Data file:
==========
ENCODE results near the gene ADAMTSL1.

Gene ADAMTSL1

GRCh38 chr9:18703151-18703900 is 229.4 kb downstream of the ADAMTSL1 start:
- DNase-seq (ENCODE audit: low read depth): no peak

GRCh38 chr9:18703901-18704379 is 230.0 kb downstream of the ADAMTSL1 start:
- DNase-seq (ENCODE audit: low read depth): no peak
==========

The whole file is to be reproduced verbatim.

ENCODE results near the gene ADAMTSL1.

Gene ADAMTSL1

GRCh38 chr9:18703151-18703900 is 229.4 kb downstream of the ADAMTSL1 start:
- DNase-seq (ENCODE audit: low read depth): no peak

GRCh38 chr9:18703901-18704379 is 230.0 kb downstream of the ADAMTSL1 start:
- DNase-seq (ENCODE audit: low read depth): no peak